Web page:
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Hiram Rhodes Revels (September 27, 1827[note 1] – January 16, 1901) was a Republican U.S. Senator, minister in the African Methodist Episcopal Church, and a college administrator. Born free in North Carolina, he later lived and worked in Ohio, where he voted before the Civil War. He became the first African American to serve in the U.S. Congress when he was appointed to the United States Senate as a Republican to represent Mississippi in 1870 and 1871 during the Reconstruction era.

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Rosa Louise McCauley Parks was an American activist in the civil rights movement best known for her pivotal role in the Montgomery bus boycott. The United States Congress has called her “the first lady of civil rights” and “the mother of the freedom movement”.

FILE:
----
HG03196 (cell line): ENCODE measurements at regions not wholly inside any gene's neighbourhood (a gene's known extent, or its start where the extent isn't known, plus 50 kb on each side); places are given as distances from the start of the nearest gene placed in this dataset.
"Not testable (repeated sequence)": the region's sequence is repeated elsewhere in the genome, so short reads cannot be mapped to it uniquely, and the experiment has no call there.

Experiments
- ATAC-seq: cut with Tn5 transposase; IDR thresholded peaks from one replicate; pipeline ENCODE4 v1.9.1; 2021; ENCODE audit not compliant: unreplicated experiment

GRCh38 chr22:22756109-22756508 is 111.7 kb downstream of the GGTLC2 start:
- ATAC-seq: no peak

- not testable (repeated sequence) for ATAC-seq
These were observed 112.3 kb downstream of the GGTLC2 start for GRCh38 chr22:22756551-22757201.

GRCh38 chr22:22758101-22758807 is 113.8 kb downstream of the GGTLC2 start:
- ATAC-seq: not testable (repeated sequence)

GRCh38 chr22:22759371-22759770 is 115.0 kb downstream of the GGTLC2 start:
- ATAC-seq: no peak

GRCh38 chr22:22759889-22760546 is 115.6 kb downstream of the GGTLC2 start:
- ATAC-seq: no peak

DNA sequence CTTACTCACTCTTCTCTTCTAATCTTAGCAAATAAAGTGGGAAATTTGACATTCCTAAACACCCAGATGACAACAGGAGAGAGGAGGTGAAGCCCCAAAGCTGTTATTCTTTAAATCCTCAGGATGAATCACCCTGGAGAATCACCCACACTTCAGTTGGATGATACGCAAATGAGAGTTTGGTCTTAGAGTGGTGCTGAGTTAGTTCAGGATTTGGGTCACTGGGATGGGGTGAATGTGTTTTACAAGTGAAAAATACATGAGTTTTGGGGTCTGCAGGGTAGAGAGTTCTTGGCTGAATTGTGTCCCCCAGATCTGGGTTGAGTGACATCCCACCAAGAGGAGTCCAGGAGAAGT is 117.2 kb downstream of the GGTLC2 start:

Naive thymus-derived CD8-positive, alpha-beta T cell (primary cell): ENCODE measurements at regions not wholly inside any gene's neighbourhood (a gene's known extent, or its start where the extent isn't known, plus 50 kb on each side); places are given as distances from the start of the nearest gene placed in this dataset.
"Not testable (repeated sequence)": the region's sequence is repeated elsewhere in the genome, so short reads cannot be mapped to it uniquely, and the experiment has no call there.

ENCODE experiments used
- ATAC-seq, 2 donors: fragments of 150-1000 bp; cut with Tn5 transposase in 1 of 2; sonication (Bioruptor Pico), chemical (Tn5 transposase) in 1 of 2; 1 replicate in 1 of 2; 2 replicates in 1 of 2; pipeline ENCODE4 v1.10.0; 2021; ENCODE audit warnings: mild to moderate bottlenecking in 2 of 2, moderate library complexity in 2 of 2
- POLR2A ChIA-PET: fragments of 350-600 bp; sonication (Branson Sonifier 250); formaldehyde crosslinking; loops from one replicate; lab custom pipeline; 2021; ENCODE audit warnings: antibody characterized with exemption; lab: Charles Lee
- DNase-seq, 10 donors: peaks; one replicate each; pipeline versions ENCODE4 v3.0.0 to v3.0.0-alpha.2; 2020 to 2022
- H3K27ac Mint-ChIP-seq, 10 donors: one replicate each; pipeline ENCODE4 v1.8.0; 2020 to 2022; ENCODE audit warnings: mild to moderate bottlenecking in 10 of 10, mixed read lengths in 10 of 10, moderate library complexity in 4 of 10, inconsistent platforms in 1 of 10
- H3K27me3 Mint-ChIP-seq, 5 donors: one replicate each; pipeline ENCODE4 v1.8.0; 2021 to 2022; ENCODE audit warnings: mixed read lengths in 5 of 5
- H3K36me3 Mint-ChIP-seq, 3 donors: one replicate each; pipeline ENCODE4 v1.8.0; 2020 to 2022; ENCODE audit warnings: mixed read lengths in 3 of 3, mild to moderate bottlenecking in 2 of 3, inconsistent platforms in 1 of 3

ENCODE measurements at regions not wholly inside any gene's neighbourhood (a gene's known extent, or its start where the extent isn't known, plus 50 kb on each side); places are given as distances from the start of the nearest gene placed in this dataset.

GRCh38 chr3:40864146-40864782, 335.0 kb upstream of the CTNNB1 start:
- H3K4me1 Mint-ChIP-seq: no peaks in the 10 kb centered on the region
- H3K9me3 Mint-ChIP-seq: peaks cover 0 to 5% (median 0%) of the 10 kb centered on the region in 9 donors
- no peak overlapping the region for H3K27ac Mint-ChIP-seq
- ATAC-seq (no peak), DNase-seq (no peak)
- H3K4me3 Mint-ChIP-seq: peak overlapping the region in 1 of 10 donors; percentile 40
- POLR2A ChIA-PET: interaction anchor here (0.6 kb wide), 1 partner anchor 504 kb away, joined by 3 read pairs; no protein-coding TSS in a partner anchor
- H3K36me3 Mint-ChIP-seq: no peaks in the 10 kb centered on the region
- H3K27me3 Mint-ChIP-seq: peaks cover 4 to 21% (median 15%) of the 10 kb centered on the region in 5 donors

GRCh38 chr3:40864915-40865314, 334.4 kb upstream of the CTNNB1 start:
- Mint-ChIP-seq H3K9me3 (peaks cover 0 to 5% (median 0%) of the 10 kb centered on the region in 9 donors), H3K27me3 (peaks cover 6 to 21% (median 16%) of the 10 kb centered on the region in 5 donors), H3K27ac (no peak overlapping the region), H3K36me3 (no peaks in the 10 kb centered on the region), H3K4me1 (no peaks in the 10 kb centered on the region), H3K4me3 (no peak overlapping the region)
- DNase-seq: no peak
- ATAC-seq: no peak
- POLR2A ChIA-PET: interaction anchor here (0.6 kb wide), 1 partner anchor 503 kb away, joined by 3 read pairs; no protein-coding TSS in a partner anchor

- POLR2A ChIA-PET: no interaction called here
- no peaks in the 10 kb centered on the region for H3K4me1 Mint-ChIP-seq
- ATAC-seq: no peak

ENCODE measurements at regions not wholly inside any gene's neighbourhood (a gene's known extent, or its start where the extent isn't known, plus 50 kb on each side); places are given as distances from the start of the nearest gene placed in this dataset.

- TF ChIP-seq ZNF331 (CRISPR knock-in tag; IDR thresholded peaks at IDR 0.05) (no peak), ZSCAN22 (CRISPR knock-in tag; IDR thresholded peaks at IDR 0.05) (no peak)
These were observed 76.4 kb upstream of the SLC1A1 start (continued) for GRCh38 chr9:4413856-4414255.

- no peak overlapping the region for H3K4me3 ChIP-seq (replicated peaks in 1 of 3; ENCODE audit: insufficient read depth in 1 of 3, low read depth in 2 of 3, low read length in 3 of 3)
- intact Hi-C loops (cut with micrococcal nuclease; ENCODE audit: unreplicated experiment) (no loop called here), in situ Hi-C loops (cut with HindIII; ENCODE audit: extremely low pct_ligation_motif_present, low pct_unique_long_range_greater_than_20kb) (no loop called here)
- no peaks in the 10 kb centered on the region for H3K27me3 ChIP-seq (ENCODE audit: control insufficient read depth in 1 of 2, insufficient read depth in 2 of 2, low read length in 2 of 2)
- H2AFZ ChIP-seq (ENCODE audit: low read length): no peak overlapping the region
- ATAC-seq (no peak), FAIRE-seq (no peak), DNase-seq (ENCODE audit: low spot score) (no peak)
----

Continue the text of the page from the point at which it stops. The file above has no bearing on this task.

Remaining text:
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On February 1, 1960, David Richmond, Franklin McCain, Ezell Blair Jr. (Jibreel Khazan), and Joe McNeil, four African American students from North Carolina A&T State University, staged a sit-in in Greensboro at Woolworth, a popular retail store that was known for refusing to serve African Americans at its lunch counter. Not long after their protest, sit-ins began occurring across the South, including the North Carolina cities of Charlotte, Durham, and Winston-Salem. These young men came to be known as the Greensboro Four.